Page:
Jack Hollingsworth/Photodisc/Getty Images

How to Become EPA Refrigerant Certified

Growth Trends for Related Jobs

Depletion of ozone in the atmosphere can have harmful effects on the environment and on human health. The Montreal Protocol on Substances that Deplete the Ozone Layer, an international treaty that protects the ozone layer by banning the use of substances believed to contribute to ozone depletion, went into force in 1987. The United States signed the treaty and passed legislation to regulate the use of refrigerants, which are ozone-depleting substances. Section 608 of the Clean Air Act requires anyone who works with refrigerants to be certified by the U.S. Environmental Protection Agency.

Complete a heating, air-conditioning and refrigeration degree program at a technical school or community or junior college. You may also complete a formal apprenticeship or receive this training in the Armed Forces.

Decide which type of certification you will need based on your area of specialization and the types of refrigerant systems you work with. The EPA offers three types of certification exams: Type I (small appliances), Type II (high-pressure appliances), and Type III (low-pressure appliances). You can also obtain Universal Certification by passing all three certification exams.

Go to the Section 608 Technician Certification Programs webpage on the EPA’s website to find the list of approved certification providers. This list provides the mailing addresses and telephone numbers for the main headquarters of these organizations. You can only receive certification through a program approved by the EPA.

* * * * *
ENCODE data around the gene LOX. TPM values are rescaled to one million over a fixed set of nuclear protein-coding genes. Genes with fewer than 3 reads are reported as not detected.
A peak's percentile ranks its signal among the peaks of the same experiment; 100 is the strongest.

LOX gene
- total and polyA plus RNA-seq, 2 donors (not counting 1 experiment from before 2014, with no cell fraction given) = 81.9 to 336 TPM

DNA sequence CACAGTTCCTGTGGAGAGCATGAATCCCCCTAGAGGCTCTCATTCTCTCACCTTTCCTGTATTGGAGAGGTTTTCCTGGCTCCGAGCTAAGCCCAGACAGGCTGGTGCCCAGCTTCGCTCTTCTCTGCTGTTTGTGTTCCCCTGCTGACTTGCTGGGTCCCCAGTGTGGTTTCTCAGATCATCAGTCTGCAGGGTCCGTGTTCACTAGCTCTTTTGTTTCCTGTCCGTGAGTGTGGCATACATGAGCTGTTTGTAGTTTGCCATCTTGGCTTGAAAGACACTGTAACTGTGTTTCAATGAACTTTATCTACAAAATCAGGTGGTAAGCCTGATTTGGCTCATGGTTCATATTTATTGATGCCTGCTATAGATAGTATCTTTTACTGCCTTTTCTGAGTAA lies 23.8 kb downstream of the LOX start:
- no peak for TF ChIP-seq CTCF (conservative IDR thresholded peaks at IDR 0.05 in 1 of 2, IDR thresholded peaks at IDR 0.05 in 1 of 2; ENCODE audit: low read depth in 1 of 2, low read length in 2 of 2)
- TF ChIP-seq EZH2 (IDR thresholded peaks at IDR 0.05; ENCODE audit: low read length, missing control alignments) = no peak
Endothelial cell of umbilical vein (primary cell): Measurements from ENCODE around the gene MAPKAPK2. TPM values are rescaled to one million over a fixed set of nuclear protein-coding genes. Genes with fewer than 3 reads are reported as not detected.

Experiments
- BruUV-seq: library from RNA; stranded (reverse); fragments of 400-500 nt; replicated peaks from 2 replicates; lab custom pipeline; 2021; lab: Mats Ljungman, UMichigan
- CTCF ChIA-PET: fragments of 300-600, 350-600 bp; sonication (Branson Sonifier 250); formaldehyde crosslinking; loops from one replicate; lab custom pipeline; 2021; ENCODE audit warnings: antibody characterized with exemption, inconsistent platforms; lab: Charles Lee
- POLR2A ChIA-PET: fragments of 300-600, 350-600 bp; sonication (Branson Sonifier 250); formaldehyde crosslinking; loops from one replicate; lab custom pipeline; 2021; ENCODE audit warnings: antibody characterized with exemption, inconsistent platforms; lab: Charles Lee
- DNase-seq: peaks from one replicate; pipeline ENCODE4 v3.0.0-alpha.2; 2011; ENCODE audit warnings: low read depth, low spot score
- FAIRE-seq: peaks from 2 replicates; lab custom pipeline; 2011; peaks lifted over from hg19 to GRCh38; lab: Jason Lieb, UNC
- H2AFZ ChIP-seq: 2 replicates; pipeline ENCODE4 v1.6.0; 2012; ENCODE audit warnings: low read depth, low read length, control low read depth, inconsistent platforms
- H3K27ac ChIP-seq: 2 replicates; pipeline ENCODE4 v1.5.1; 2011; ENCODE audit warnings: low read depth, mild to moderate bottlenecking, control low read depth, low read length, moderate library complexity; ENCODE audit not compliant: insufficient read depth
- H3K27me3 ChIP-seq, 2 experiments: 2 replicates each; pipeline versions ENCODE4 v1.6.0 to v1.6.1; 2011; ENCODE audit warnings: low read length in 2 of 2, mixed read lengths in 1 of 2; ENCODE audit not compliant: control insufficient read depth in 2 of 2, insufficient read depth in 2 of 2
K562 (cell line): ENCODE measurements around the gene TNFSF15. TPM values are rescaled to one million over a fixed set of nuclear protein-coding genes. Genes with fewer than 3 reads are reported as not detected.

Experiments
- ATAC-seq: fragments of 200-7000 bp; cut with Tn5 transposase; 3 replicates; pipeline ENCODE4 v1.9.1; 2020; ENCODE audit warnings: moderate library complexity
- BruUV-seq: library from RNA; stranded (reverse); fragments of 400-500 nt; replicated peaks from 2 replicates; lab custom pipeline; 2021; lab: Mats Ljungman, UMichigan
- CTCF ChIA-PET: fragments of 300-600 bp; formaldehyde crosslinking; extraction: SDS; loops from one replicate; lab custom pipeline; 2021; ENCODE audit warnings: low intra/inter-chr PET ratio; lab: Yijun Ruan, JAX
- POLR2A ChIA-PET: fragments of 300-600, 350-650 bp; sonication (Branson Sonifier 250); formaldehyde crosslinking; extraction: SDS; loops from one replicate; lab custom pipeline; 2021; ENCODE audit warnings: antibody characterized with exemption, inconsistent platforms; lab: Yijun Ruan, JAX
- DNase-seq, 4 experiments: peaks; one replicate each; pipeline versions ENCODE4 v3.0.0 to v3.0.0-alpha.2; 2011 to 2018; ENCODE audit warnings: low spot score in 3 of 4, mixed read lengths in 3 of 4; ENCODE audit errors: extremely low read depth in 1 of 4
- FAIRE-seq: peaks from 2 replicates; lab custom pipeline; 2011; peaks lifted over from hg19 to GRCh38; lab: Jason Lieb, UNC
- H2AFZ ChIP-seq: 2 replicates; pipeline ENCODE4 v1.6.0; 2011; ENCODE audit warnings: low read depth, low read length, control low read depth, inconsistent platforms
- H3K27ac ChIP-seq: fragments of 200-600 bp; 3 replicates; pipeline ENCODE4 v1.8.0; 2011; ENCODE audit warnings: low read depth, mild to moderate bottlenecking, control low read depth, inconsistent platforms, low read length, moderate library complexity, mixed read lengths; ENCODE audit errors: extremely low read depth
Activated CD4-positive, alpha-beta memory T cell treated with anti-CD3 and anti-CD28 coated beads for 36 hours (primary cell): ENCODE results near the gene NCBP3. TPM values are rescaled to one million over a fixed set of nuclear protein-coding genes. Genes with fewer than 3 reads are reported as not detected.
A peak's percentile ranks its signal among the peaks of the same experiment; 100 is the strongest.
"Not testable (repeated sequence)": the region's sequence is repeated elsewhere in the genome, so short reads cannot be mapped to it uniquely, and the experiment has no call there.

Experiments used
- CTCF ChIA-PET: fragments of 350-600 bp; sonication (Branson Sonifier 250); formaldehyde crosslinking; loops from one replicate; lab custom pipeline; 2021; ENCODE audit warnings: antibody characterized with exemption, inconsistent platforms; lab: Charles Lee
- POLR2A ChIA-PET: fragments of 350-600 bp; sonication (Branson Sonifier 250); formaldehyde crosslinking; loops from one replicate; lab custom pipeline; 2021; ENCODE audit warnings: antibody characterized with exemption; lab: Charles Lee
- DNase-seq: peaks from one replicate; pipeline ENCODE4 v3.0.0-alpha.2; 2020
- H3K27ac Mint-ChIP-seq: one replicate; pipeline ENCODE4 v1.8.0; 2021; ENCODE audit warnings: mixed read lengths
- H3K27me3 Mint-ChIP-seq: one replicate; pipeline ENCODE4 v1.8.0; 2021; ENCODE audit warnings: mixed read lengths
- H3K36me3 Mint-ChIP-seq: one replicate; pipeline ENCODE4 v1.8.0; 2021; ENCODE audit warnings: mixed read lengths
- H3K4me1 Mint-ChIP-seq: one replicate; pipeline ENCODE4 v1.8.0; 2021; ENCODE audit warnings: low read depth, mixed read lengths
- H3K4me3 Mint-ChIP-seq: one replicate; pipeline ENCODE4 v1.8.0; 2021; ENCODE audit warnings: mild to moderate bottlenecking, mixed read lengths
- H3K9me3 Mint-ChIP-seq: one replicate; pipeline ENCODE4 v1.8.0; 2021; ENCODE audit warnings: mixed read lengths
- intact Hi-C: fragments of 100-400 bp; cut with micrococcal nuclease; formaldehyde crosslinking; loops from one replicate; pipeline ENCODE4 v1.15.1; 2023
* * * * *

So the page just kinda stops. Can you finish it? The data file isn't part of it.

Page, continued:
Choose a certification program from this list. Most offer testing locations around the country.

Contact the certification provider to obtain information about registering to take the certification exam.

Register to take the exam and pay any exam fees required by the certifying organization.

Prepare for the test by attending any training courses or seminars offered by the program.

Take the exam at the appointed time.

Receive your EPA technician certification card after passing.

Tip

Some states require refrigeration technicians to be licensed by passing a test administered by the state.

Warning

If you lose your technician card, you may contact your testing organization for a replacement if you have documentation from them proving your successful completion of the exam.

If the original organization is no longer in business, you may contact the EPA for help in replacing a lost card.

About the Author

Marci Sothern has written as a tutor in the academic field since 1999. She holds a bachelor's degree in history and a master's degree in political science from the University of Texas at Tyler. Her main areas of expertise include American history, comparative politics, international relations and political theory.

Cite this Article